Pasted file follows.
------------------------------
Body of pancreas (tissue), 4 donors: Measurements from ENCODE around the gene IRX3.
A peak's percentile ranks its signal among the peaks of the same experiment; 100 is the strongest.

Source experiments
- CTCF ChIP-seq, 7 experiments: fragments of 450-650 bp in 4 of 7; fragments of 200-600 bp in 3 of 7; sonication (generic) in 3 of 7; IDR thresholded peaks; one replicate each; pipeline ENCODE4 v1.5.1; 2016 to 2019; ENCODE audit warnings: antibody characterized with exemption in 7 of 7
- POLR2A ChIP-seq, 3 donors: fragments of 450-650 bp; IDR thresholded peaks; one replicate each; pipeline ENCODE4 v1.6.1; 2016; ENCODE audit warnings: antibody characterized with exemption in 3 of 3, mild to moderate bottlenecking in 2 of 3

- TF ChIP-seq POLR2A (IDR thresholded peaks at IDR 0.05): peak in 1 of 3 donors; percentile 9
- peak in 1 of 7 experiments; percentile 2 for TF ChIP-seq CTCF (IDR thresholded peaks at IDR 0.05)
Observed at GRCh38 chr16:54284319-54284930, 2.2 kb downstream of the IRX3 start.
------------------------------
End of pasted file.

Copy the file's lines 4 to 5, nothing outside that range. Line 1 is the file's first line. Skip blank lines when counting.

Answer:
- CTCF ChIP-seq, 7 experiments: fragments of 450-650 bp in 4 of 7; fragments of 200-600 bp in 3 of 7; sonication (generic) in 3 of 7; IDR thresholded peaks; one replicate each; pipeline ENCODE4 v1.5.1; 2016 to 2019; ENCODE audit warnings: antibody characterized with exemption in 7 of 7
- POLR2A ChIP-seq, 3 donors: fragments of 450-650 bp; IDR thresholded peaks; one replicate each; pipeline ENCODE4 v1.6.1; 2016; ENCODE audit warnings: antibody characterized with exemption in 3 of 3, mild to moderate bottlenecking in 2 of 3